Milk opened a camera store in San Francisco and soon became a leader in his community. He let go of organized religion and rejected Judaism yet remained “deeply influenced by the cultural values of his Jewish upbringing and his understanding of anti-Semitism and the Holocaust”. He decided to run for public office as a champion of the LGBT community, racial minorities, women, working people, the disabled and senior citizens— those who were marginalized in American life. He worked very hard to become a successful public figure with a distinct political voice.

This biography is part of the Yale “Jewish Lives” series and writer Faderman places emphasis on Milk’s Jewish cultural identity. He was twice an outsider— once for being gay and once for being Jewish. It is important to realize that his politics were influenced heavily by his family history and the basic tenets of Jewish liberalism just as they were by his sexual identity. Faderman did outstanding research to write this and then wrote the story in her beautiful prose, showing how his Jewish identity deeply informed his experiences and his politics.

Faderman introduces us to a Harvey Milk as part of the larger LGBT community so we actually get two histories here. We read of political contradictions, “human peculiarities” while gaining an analytic look at the LGBT movement overall thus making this a comprehensive history of gay rights.

“Of Men and Angels” by Michael Arditti— The Myth of Sodom

Arditti, Michael. “Of Men and Angels”, Arcadia, 2018.

The Myth of Sodom

Amos Lassen

The divine vengeance wreaked on the city of Sodom is one of the most enduring and influential myths of all time. Michael Arditti’s monumental work explores its creation, dissemination, and application in five key historical epochs. The characters that we meet here include exiled Jews, Babylonian temple prostitutes, a playwright, a Renaissance artist, a Bedouin escorting a Victorian canon and a Hollywood movie star with AIDS.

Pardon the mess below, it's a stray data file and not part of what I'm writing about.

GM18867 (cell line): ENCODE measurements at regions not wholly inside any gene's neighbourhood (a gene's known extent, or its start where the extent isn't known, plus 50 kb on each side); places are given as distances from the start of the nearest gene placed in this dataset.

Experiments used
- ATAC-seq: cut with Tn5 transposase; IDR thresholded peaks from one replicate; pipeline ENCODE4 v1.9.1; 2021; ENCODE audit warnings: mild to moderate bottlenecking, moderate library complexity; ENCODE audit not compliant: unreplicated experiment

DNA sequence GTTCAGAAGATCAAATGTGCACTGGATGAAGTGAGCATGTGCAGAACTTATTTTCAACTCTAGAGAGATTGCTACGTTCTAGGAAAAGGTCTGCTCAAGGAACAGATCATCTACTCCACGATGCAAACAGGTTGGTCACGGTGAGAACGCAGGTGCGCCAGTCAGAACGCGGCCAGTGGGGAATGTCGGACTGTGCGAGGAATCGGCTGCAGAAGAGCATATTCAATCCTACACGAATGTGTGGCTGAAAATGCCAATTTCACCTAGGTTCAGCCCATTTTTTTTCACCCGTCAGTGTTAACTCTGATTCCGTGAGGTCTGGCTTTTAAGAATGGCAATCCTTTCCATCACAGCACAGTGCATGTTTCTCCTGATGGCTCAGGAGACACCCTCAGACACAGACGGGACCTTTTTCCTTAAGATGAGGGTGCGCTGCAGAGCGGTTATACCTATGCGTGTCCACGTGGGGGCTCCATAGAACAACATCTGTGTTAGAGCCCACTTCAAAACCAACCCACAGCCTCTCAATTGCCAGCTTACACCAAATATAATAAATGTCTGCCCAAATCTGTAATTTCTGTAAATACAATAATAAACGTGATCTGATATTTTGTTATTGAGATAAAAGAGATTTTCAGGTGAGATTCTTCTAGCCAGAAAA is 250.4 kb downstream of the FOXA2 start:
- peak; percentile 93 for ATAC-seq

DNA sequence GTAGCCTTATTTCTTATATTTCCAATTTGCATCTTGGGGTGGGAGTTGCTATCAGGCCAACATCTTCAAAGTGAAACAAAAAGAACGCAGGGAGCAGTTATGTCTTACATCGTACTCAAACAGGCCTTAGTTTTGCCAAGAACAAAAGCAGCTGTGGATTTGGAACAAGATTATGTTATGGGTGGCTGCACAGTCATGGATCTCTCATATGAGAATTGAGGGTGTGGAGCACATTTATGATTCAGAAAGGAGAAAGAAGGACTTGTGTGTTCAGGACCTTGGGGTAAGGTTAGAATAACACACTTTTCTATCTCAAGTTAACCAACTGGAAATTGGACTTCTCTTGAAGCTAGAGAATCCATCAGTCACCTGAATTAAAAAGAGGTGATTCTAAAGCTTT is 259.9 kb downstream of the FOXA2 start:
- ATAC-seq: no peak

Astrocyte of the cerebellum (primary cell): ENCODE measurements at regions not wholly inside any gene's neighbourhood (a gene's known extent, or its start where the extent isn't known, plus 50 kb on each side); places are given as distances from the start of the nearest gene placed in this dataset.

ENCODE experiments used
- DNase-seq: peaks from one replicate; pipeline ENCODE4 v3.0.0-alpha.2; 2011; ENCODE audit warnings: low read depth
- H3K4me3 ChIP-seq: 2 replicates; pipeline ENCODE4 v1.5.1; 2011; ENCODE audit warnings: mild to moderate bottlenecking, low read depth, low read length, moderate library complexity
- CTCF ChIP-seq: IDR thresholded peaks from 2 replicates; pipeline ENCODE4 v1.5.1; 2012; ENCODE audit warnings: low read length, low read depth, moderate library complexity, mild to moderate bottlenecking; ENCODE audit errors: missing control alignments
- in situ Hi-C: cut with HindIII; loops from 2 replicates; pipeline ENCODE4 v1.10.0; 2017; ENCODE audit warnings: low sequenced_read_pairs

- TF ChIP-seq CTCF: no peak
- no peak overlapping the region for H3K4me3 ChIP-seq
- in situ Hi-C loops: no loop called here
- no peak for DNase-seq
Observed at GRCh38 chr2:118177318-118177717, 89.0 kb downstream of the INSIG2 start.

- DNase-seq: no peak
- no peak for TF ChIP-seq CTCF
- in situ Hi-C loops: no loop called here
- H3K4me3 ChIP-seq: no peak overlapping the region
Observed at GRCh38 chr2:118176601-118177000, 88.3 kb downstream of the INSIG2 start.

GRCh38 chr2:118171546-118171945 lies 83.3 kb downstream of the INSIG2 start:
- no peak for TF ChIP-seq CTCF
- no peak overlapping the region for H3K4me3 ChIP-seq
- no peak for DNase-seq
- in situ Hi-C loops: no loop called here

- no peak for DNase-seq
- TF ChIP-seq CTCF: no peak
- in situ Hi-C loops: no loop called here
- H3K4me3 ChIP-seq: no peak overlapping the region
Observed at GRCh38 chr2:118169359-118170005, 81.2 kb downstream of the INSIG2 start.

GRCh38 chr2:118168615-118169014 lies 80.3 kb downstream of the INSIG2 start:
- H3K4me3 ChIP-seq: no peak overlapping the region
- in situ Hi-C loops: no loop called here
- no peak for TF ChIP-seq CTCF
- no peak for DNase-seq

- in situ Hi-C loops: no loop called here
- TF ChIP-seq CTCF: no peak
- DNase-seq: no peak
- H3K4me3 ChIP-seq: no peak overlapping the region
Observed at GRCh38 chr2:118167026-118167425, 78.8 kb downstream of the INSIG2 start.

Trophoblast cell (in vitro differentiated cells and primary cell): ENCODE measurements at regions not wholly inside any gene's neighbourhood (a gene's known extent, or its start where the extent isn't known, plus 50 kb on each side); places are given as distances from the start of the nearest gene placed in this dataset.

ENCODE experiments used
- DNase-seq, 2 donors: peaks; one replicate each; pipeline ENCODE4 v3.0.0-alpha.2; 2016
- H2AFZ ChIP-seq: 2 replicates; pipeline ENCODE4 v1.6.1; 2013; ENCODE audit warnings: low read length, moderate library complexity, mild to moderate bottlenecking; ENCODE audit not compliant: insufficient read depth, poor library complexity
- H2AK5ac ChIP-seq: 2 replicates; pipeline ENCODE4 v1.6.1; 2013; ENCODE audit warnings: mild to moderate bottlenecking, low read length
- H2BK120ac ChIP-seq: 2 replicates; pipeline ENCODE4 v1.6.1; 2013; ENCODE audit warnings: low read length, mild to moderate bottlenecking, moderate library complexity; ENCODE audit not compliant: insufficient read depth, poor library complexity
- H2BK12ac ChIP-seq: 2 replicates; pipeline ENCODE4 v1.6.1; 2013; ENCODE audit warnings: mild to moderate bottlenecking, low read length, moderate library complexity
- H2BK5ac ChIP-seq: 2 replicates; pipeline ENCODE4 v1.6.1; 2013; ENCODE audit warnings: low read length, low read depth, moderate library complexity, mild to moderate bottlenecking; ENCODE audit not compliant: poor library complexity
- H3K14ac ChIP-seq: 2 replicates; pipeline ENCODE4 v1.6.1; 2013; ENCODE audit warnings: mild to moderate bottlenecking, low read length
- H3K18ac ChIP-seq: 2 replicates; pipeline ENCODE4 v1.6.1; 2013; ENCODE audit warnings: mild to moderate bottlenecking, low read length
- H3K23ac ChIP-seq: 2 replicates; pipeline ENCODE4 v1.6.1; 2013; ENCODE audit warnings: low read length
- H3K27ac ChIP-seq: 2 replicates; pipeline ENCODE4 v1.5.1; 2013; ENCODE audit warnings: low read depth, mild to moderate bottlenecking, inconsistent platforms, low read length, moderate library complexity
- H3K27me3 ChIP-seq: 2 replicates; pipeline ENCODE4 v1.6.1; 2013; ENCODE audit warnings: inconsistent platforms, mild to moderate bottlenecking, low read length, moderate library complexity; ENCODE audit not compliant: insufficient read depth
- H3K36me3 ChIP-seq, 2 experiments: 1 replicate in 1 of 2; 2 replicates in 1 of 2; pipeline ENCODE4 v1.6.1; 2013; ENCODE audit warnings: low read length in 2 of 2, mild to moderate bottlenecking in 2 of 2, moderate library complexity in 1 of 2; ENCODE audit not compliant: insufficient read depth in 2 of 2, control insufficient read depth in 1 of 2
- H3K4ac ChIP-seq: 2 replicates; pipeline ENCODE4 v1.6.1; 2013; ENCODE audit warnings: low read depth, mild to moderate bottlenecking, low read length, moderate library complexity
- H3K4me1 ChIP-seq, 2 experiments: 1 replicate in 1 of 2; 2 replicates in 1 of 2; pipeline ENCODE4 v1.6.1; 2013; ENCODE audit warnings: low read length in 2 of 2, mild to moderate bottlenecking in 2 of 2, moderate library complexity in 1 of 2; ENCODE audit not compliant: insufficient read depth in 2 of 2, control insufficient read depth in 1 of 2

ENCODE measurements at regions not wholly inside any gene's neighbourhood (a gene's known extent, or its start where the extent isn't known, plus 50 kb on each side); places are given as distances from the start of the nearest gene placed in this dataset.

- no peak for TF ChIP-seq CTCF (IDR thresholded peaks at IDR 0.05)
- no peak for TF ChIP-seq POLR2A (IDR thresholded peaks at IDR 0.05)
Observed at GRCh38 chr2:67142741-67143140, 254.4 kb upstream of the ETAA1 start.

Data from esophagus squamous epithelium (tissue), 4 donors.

The novel extends over five historical periods, from the earliest days of the Hebrew Bible through to 1990s Los Angeles. Angels begin and end the book and these angels are guardians, messengers and intermediaries with distant deities and they hold the story together.

The story is centered the story in the Book of Genesis in the Bible about the destruction of the cities of Sodom and Gomorrah by fire and brimstone brought down by angels on God’s orders. Only Lot and his daughters are spared the destruction. This is a story we all know well.

Christianity argues that the fate of Sodom, and its neighboring city Gomorrah, was the result of its inhabitants “embracing” homosexuality. Thus the church condemns same-sex attraction is “the sin of Sodom”.

Arditti looks at how three millennia of homophobia has been based on how we read this text since the Bible tends to be unclear about what happened and its cause. The “sin of Sodom”, according to the words used in the Authorized Version of the Bible (authorized to whom?), is an absence of hospitality, over-attachment to other deities, or lack of trust in God. As A Jew, I have been taught that the sin of Sodom is the lack of hospitality and the fact that the stranger was not welcomed. There are strains of Judaism that focus on homosexuality as well. We also sometimes forget what happens after the destruction and I do not believe I have ever heard a sermon about Lot’s two daughters who fill their father with wine and sleep with him to propagate the race.

This is a novel about religious hypocrisy. Each of the five sections of the book tells the story of its victims. In the first section, we meet Jared, a young scribe who has been exiled with his fellow Jews to Babylon in the sixth century B.C.E. His job entails creating new written versions of the Genesis stories after the originals have been lost in the aftermath of battle. He really struggles to reconcile the teaching of Judaism on the sin of Sodom with his private exploration of a more tolerant attitude to human love in the city in which he is captive.